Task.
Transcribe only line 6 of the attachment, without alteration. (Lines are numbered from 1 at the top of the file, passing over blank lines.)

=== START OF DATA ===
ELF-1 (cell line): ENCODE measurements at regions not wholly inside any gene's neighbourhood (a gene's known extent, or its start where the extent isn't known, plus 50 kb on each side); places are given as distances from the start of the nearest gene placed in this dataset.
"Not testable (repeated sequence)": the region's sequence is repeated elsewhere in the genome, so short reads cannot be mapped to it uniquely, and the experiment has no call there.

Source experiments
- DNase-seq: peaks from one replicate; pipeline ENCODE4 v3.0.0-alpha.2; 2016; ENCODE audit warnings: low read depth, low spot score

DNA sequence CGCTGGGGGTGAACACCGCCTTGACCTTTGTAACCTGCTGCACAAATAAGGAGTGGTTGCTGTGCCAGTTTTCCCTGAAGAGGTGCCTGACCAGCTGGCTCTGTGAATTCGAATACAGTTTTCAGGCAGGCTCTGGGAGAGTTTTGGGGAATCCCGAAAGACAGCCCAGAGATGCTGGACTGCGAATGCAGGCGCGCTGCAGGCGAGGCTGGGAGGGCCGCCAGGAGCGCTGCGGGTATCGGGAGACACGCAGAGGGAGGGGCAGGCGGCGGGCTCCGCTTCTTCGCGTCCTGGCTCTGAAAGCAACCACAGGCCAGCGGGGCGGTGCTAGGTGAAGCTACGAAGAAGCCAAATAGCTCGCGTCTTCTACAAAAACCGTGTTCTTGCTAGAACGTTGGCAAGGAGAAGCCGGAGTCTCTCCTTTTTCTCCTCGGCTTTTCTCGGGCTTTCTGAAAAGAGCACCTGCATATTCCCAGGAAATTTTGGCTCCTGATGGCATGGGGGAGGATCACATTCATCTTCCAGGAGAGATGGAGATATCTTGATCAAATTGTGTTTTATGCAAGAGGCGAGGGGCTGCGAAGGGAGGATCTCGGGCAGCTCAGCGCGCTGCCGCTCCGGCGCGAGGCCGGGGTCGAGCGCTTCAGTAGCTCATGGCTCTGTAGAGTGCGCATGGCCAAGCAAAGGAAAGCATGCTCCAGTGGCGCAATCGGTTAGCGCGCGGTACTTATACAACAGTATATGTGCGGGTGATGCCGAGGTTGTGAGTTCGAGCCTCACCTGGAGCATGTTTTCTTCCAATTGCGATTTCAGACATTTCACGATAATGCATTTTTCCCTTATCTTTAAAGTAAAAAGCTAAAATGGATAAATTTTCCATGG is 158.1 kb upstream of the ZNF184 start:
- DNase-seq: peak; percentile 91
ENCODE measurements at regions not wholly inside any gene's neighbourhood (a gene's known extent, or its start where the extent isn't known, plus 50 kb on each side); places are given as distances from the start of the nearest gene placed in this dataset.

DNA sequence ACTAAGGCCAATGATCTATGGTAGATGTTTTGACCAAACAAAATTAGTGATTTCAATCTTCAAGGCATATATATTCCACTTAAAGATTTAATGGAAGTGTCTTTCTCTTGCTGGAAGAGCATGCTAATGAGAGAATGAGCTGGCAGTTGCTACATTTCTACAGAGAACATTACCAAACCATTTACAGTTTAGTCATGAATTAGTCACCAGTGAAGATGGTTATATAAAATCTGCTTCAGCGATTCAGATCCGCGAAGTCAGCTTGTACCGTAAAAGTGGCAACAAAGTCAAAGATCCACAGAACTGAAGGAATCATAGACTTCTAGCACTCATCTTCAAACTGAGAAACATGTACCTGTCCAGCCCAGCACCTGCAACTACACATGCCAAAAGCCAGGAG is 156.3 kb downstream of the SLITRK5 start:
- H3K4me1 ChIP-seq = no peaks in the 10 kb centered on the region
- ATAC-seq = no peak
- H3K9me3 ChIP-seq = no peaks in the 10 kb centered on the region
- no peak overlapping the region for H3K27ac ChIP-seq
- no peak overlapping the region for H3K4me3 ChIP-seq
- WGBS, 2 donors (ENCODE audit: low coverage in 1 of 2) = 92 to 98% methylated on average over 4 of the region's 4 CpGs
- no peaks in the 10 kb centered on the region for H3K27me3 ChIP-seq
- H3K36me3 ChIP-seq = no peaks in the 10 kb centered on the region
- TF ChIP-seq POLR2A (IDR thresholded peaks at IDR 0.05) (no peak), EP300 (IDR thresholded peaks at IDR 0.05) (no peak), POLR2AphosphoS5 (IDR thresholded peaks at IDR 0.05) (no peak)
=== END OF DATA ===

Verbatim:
- DNase-seq: peak; percentile 91